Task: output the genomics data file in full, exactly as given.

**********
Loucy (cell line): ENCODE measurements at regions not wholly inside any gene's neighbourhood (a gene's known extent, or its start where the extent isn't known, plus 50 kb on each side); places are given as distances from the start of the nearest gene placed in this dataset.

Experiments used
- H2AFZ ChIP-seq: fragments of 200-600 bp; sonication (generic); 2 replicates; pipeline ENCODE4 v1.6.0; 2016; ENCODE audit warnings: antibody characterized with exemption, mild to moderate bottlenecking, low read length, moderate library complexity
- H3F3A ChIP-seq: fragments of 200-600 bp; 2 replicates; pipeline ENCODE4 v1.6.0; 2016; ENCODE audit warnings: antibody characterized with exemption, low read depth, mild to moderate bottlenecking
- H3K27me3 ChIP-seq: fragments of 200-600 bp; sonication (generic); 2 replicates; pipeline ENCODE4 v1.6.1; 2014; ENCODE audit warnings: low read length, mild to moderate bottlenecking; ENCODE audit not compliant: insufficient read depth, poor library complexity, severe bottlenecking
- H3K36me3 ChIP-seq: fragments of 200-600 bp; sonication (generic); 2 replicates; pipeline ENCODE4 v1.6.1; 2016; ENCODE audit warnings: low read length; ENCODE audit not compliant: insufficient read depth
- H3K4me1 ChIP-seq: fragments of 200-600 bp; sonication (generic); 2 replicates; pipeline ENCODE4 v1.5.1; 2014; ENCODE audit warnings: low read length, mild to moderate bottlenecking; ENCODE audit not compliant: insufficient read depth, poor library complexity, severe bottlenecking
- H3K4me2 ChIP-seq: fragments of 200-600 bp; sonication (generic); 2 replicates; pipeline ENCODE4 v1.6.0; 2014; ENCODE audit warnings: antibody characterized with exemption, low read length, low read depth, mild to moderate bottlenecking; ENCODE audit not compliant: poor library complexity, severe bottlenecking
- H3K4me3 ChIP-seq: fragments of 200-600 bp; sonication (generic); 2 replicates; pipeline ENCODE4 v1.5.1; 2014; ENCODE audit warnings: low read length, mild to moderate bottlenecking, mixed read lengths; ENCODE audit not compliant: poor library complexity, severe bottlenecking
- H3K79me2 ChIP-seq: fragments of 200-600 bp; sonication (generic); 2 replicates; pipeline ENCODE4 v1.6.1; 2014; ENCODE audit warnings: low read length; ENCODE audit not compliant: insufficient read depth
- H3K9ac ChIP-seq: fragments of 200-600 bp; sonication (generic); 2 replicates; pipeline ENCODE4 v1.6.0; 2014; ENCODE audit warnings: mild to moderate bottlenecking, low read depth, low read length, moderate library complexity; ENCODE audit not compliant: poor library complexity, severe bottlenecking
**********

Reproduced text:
Loucy (cell line): ENCODE measurements at regions not wholly inside any gene's neighbourhood (a gene's known extent, or its start where the extent isn't known, plus 50 kb on each side); places are given as distances from the start of the nearest gene placed in this dataset.

Experiments used
- H2AFZ ChIP-seq: fragments of 200-600 bp; sonication (generic); 2 replicates; pipeline ENCODE4 v1.6.0; 2016; ENCODE audit warnings: antibody characterized with exemption, mild to moderate bottlenecking, low read length, moderate library complexity
- H3F3A ChIP-seq: fragments of 200-600 bp; 2 replicates; pipeline ENCODE4 v1.6.0; 2016; ENCODE audit warnings: antibody characterized with exemption, low read depth, mild to moderate bottlenecking
- H3K27me3 ChIP-seq: fragments of 200-600 bp; sonication (generic); 2 replicates; pipeline ENCODE4 v1.6.1; 2014; ENCODE audit warnings: low read length, mild to moderate bottlenecking; ENCODE audit not compliant: insufficient read depth, poor library complexity, severe bottlenecking
- H3K36me3 ChIP-seq: fragments of 200-600 bp; sonication (generic); 2 replicates; pipeline ENCODE4 v1.6.1; 2016; ENCODE audit warnings: low read length; ENCODE audit not compliant: insufficient read depth
- H3K4me1 ChIP-seq: fragments of 200-600 bp; sonication (generic); 2 replicates; pipeline ENCODE4 v1.5.1; 2014; ENCODE audit warnings: low read length, mild to moderate bottlenecking; ENCODE audit not compliant: insufficient read depth, poor library complexity, severe bottlenecking
- H3K4me2 ChIP-seq: fragments of 200-600 bp; sonication (generic); 2 replicates; pipeline ENCODE4 v1.6.0; 2014; ENCODE audit warnings: antibody characterized with exemption, low read length, low read depth, mild to moderate bottlenecking; ENCODE audit not compliant: poor library complexity, severe bottlenecking
- H3K4me3 ChIP-seq: fragments of 200-600 bp; sonication (generic); 2 replicates; pipeline ENCODE4 v1.5.1; 2014; ENCODE audit warnings: low read length, mild to moderate bottlenecking, mixed read lengths; ENCODE audit not compliant: poor library complexity, severe bottlenecking
- H3K79me2 ChIP-seq: fragments of 200-600 bp; sonication (generic); 2 replicates; pipeline ENCODE4 v1.6.1; 2014; ENCODE audit warnings: low read length; ENCODE audit not compliant: insufficient read depth
- H3K9ac ChIP-seq: fragments of 200-600 bp; sonication (generic); 2 replicates; pipeline ENCODE4 v1.6.0; 2014; ENCODE audit warnings: mild to moderate bottlenecking, low read depth, low read length, moderate library complexity; ENCODE audit not compliant: poor library complexity, severe bottlenecking